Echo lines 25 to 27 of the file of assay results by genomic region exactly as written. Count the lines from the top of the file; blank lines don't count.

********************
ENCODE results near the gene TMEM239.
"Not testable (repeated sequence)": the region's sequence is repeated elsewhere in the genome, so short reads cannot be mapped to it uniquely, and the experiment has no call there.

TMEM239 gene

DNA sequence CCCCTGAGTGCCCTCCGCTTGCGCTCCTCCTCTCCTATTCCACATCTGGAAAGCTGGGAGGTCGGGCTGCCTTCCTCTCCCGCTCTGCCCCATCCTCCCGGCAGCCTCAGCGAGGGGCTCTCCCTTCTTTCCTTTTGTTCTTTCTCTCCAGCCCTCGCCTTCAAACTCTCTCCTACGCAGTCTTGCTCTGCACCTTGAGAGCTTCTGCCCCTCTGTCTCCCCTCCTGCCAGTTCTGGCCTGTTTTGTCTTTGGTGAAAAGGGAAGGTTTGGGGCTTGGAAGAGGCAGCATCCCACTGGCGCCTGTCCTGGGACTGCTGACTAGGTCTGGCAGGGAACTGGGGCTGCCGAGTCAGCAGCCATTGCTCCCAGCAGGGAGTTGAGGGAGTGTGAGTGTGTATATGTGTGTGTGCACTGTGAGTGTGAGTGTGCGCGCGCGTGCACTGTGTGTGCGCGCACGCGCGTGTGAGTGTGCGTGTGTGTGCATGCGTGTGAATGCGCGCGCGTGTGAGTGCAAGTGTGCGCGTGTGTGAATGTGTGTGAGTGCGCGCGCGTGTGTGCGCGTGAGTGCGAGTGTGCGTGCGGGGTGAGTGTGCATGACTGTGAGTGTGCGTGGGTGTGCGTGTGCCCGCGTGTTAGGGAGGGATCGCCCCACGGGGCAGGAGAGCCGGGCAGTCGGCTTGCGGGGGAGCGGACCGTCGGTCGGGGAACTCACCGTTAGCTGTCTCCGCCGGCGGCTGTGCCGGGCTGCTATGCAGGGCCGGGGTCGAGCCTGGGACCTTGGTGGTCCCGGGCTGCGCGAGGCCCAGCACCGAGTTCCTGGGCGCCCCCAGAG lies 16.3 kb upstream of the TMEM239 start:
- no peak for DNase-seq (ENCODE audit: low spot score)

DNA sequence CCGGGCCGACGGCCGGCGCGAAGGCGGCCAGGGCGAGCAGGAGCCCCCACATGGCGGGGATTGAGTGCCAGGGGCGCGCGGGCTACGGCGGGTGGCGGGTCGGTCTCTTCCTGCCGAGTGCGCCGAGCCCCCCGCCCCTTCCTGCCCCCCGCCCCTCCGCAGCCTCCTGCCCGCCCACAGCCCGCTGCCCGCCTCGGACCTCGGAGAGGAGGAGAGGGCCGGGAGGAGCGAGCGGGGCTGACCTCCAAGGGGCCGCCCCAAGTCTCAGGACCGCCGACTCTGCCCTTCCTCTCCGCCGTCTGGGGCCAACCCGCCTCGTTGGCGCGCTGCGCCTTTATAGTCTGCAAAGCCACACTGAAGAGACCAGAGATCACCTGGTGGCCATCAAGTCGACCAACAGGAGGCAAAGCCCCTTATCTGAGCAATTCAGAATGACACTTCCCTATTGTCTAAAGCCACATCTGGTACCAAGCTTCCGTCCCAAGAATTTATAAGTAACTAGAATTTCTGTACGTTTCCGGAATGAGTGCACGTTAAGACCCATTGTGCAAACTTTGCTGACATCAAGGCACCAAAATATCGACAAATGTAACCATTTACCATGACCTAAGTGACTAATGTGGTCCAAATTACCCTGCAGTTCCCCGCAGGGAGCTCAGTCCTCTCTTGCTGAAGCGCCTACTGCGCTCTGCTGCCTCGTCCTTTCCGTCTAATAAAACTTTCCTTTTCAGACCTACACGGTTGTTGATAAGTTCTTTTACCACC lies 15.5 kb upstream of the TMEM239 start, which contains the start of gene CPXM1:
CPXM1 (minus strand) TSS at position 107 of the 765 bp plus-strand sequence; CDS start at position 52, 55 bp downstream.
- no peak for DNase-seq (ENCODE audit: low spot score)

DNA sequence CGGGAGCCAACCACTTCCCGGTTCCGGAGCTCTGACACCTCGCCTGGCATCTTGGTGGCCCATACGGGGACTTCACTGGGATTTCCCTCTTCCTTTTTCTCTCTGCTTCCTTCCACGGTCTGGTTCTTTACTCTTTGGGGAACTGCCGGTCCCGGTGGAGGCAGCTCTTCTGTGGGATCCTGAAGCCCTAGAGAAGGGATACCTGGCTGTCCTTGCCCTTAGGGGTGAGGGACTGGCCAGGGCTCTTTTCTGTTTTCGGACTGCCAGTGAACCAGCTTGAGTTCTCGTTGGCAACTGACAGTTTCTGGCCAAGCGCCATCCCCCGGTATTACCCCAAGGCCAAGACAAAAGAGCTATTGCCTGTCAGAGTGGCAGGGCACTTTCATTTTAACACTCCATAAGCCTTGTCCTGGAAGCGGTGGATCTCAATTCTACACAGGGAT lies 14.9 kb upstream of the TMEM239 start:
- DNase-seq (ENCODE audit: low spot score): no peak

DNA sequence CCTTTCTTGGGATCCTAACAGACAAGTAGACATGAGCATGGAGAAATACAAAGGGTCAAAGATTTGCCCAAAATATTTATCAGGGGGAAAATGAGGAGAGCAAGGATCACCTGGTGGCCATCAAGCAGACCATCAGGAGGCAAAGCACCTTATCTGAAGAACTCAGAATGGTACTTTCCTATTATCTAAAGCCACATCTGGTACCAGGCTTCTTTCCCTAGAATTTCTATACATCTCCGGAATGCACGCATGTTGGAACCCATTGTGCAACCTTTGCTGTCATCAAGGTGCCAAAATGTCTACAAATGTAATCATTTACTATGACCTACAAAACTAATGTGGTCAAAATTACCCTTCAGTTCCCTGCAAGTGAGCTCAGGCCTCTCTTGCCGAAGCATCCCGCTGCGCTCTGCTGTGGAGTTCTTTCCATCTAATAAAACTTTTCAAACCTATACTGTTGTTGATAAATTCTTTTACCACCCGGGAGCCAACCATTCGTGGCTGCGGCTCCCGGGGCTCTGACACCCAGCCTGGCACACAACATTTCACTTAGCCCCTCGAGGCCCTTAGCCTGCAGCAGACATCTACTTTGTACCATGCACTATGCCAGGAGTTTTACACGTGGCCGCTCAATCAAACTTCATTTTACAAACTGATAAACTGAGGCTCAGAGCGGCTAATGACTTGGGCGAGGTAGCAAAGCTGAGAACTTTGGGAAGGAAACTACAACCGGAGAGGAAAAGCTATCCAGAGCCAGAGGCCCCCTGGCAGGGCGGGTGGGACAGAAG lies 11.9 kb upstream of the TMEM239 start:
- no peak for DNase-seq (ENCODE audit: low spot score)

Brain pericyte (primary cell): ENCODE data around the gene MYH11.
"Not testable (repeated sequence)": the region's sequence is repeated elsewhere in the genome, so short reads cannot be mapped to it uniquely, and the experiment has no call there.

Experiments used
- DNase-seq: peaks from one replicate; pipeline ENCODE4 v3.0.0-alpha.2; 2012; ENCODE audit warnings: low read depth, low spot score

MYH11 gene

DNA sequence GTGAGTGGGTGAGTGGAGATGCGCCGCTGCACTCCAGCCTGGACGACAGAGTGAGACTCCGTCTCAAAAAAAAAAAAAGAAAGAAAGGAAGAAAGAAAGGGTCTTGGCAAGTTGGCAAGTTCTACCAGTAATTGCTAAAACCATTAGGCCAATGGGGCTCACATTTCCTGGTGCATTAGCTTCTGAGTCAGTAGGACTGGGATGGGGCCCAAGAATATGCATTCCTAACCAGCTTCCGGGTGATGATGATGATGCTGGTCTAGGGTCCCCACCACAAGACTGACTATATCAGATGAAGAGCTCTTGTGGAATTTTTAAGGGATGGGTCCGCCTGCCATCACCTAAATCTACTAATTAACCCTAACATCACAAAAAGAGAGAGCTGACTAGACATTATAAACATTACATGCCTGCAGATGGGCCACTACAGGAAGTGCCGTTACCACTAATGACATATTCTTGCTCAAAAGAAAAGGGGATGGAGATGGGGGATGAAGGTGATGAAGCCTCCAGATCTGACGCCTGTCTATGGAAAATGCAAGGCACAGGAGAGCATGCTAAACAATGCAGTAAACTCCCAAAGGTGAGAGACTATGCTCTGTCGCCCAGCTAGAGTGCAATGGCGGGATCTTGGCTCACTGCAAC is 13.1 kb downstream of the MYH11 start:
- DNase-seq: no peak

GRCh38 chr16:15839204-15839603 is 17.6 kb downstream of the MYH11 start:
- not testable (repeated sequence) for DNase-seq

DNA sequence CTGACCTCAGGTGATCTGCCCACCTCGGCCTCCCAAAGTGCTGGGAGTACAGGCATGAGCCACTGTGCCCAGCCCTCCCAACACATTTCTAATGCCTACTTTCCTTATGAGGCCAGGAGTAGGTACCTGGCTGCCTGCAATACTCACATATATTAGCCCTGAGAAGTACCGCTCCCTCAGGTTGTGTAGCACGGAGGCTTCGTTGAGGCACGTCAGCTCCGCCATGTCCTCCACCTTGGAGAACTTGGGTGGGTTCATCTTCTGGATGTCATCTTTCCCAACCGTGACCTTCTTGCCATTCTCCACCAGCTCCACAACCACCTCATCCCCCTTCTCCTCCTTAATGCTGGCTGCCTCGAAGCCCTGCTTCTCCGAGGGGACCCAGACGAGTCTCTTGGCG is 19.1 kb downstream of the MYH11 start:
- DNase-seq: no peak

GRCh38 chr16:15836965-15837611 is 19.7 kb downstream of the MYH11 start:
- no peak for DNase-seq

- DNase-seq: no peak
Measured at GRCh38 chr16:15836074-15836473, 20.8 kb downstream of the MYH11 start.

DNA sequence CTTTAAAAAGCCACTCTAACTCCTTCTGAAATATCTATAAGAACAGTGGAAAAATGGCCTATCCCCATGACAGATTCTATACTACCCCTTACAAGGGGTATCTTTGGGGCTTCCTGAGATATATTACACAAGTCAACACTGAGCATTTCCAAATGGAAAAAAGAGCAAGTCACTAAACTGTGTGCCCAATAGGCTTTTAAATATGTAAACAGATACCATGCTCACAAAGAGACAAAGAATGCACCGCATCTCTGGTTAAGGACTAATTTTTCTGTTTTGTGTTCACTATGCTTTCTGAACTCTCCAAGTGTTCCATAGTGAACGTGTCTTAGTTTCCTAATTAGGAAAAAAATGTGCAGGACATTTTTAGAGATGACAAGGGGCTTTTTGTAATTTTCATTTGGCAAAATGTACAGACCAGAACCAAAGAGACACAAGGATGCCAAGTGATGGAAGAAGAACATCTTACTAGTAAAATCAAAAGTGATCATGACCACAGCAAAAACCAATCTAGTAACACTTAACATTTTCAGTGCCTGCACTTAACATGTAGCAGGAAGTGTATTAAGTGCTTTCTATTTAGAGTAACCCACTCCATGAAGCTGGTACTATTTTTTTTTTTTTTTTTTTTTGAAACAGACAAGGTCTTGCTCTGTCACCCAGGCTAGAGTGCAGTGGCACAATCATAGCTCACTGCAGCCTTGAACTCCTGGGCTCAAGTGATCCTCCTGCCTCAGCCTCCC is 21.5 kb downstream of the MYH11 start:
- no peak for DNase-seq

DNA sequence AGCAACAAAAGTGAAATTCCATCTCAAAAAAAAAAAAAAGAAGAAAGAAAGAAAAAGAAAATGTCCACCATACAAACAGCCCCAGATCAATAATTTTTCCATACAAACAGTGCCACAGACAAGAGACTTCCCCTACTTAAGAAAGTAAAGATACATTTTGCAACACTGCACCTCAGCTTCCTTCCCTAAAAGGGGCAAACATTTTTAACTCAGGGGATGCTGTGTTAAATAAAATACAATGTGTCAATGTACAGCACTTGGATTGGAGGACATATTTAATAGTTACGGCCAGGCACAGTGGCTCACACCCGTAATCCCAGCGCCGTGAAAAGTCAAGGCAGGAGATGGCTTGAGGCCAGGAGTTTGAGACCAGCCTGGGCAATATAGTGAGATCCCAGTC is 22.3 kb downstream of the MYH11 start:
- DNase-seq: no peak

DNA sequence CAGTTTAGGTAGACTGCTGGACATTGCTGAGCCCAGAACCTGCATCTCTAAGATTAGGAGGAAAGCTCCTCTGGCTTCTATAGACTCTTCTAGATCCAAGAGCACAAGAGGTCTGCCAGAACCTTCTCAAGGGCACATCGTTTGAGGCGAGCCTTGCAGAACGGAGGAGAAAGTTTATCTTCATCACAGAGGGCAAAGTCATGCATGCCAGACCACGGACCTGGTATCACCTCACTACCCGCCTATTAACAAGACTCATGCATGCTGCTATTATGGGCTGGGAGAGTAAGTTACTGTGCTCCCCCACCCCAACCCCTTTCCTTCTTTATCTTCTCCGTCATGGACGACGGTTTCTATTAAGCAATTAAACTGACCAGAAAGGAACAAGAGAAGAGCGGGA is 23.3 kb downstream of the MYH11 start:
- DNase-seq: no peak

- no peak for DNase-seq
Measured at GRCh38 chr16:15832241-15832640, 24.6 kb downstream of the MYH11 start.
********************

- no peak for DNase-seq

- DNase-seq: no peak
Measured at GRCh38 chr16:15836074-15836473, 20.8 kb downstream of the MYH11 start.